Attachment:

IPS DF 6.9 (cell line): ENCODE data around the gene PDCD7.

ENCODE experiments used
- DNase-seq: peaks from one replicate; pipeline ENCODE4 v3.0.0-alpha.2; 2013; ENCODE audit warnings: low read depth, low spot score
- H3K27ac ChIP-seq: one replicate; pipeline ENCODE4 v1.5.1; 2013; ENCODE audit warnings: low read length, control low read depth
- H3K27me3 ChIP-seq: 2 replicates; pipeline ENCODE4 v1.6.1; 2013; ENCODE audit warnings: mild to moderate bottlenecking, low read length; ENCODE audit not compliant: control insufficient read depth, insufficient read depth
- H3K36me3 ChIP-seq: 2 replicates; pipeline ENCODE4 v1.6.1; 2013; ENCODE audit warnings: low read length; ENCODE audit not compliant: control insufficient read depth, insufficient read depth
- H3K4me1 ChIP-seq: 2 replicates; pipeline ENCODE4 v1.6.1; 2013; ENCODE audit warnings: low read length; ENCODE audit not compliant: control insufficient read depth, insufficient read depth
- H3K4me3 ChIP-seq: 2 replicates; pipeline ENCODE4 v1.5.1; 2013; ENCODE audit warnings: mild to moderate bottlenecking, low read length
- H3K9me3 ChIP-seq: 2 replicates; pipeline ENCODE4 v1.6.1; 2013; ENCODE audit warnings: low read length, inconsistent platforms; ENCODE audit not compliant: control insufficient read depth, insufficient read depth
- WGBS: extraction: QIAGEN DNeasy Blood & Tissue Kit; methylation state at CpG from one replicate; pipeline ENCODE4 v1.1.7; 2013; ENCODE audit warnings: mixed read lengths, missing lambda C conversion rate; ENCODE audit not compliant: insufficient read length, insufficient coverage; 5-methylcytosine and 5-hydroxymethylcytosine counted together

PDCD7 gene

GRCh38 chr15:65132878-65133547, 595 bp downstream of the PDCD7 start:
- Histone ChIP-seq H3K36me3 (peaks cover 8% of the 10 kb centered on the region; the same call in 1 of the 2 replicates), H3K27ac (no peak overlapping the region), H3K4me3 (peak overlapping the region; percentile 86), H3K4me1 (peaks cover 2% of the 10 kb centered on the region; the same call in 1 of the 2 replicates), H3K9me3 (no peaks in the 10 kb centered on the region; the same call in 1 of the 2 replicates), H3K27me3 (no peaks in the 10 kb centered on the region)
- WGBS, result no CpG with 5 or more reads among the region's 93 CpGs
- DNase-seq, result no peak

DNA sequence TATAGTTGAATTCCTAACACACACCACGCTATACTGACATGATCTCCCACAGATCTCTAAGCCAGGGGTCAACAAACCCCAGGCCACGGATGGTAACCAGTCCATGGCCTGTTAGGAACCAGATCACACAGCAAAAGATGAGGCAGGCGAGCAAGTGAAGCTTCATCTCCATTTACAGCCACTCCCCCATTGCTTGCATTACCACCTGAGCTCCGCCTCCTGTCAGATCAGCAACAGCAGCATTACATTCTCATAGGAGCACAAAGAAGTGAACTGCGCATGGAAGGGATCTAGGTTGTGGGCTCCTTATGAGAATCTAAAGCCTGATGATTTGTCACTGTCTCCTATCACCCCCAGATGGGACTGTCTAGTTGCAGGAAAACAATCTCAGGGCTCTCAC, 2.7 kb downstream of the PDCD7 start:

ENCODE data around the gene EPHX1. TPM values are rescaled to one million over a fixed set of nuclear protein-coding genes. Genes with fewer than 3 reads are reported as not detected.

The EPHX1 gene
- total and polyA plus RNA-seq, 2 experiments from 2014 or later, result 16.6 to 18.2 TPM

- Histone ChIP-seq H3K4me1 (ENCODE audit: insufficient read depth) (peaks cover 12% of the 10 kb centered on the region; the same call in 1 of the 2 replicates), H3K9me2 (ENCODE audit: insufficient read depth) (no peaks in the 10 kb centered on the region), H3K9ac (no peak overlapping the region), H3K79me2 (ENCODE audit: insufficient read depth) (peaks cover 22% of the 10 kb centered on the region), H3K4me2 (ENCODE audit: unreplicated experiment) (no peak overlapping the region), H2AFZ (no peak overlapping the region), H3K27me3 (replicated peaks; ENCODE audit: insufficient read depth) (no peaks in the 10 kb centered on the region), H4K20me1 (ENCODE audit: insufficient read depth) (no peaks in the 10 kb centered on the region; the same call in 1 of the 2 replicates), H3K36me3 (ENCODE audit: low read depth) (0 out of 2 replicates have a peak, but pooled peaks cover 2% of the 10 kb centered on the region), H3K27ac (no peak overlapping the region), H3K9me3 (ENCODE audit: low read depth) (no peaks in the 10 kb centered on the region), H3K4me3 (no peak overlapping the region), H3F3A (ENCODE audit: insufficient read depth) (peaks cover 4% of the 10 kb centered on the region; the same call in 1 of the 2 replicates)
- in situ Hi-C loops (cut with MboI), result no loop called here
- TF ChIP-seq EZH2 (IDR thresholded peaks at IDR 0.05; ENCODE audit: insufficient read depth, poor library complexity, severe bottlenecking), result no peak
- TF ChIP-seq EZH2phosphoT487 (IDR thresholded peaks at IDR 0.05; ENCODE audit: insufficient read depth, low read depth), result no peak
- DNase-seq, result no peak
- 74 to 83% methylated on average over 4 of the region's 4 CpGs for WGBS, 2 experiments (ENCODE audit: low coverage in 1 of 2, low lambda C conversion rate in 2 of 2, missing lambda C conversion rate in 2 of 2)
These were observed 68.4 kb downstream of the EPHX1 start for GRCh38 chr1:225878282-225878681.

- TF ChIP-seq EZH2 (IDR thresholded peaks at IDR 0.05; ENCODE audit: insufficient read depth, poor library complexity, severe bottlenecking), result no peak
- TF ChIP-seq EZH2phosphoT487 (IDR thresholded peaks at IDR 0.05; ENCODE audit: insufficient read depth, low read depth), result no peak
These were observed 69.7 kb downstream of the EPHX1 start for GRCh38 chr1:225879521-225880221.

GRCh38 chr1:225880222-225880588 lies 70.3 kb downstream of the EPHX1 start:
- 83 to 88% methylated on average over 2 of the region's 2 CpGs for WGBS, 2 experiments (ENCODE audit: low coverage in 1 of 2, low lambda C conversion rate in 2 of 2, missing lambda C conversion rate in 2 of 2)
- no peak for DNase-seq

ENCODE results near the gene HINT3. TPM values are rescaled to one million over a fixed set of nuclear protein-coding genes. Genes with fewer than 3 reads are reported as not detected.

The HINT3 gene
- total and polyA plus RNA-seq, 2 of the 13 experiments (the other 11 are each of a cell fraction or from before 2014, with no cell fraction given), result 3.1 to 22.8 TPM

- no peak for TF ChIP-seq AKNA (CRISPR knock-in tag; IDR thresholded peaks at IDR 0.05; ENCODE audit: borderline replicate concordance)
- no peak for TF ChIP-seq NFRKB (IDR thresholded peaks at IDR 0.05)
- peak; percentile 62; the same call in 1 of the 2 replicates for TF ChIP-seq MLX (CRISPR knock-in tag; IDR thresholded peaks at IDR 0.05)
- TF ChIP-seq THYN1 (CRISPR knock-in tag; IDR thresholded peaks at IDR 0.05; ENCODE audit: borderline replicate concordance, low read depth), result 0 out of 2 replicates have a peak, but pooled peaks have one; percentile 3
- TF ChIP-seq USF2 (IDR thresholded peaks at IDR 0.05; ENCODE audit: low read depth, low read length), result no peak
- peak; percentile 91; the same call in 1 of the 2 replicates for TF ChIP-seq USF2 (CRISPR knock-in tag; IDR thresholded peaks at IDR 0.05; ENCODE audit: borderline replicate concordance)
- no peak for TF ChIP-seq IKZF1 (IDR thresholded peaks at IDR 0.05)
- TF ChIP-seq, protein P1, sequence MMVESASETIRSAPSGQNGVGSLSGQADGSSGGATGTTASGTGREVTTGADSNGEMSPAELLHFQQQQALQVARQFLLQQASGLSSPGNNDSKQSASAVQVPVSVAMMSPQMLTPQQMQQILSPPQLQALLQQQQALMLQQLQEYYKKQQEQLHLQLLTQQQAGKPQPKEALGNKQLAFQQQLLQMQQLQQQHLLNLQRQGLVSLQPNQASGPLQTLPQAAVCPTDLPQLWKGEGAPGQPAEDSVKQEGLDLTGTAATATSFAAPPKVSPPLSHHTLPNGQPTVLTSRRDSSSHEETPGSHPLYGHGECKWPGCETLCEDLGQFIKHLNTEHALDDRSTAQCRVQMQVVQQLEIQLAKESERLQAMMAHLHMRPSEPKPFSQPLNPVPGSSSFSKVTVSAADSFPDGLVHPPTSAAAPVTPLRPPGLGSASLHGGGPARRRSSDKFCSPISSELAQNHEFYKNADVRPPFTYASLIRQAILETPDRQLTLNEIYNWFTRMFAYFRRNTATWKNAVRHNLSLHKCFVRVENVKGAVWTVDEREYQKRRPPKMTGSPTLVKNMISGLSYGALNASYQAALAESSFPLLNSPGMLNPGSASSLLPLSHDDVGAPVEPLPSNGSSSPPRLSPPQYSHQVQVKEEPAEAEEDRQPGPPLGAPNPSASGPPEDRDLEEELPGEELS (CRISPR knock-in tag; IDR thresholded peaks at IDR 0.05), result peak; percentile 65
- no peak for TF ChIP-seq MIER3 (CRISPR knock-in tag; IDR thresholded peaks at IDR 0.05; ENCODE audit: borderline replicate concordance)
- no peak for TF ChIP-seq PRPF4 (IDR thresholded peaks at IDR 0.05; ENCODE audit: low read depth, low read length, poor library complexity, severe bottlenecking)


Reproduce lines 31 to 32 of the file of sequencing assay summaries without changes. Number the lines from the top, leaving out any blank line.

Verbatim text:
- 83 to 88% methylated on average over 2 of the region's 2 CpGs for WGBS, 2 experiments (ENCODE audit: low coverage in 1 of 2, low lambda C conversion rate in 2 of 2, missing lambda C conversion rate in 2 of 2)
- no peak for DNase-seq